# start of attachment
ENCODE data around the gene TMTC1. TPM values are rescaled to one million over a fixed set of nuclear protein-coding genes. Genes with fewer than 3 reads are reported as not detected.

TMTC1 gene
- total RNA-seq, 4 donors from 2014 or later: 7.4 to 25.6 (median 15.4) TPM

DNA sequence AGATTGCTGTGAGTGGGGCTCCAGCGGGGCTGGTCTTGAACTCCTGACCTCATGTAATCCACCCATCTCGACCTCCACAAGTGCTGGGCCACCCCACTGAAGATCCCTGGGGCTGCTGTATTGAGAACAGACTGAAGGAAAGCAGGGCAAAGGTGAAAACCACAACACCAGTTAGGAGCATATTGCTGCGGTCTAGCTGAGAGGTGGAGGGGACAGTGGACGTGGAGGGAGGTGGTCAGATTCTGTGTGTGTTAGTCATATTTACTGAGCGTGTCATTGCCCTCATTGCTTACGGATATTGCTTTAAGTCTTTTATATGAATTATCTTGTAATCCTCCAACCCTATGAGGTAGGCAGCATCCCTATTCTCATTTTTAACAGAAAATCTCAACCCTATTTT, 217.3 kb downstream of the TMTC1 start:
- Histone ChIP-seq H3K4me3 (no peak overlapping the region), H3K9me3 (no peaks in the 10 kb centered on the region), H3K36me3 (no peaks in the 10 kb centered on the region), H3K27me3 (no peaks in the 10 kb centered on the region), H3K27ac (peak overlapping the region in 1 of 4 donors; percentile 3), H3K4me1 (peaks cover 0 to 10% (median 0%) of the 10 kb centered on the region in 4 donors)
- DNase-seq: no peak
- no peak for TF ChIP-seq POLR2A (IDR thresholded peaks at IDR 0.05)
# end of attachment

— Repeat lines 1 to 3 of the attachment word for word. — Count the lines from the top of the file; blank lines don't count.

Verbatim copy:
ENCODE data around the gene TMTC1. TPM values are rescaled to one million over a fixed set of nuclear protein-coding genes. Genes with fewer than 3 reads are reported as not detected.

TMTC1 gene
- total RNA-seq, 4 donors from 2014 or later: 7.4 to 25.6 (median 15.4) TPM